• Environmental – Air pollution, smoking, incense and wood burning contribute indirectly to NPC.
Many studies have associated a link between cigarette smoking to NPC, but no reliable study has distinguished the difference in effect (if any) of pipe smoking, cigars, and lately, electronic cigarettes (vaping), in comparison to cigarette smoking in NPC.
Salted fish also contains nitrosamines that have been shown to have a link to NPC occurrence.
How does it present?
NPC may present with different symptoms.
Some may have a one-sided neck swelling as the only sign or symptom. Many will dismiss it and only seek medical attention when the swelling does not shrink, even with first-line antibiotic therapy.
The neck swelling is the spread of the tumour to the surrounding neck lymph nodes, drain lymph from the nose.
Others may have nasal symptoms such as bleeding (can be one sided or both) and nose blockage (if the mass has grown to a sufficiently large enough size to partially obstruct the nasal airways).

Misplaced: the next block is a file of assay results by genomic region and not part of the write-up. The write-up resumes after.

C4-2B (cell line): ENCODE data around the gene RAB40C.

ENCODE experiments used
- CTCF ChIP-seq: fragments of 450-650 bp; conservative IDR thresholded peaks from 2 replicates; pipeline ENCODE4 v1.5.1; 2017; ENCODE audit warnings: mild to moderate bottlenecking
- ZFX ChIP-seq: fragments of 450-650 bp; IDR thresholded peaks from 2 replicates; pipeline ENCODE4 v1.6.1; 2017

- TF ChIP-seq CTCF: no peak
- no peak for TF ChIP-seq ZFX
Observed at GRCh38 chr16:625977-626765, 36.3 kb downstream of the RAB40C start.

Ear pain and buzzing are also possible as NPC often develops in the area where the tympanic tube that equilibrates air in our ears opens up at the back of the nose.
Fast-growing tumours may invade the base of the skull towards the brain, resulting in an intracranial extension. In such cases, the patient may suffer from headaches and some may even have a clear discharge from their nostrils.
This occurs when the tumour has breached the outer layer covering the brain known as the dura, and eventually results in the leakage of clear fluid surrounding the brain known as cerebrospinal fluid (CSF), into the nose or ears.
These aggressive tumours may also compress the nerves in the brain and result in weakness of eye movement, as well as loss of hearing and smell.
UKMMC senior consultant ENT surgeon Prof Datuk Dr Balwant Singh Gendeh says these varied and unspecific symptoms often contribute to a delay in diagnosis in such patients, as they can be misleading.
If the patient’s neck swelling does not resolve with first and second line antimicrobials for a presumed lymph node infection, medical practitioners should have a strong suspicion of malignancy (either NPC or lymphoma) or chronic infection such as tuberculosis.
At this juncture, if symptoms and patient history is suggestive of NPC, a referral to an ENT specialist should be made.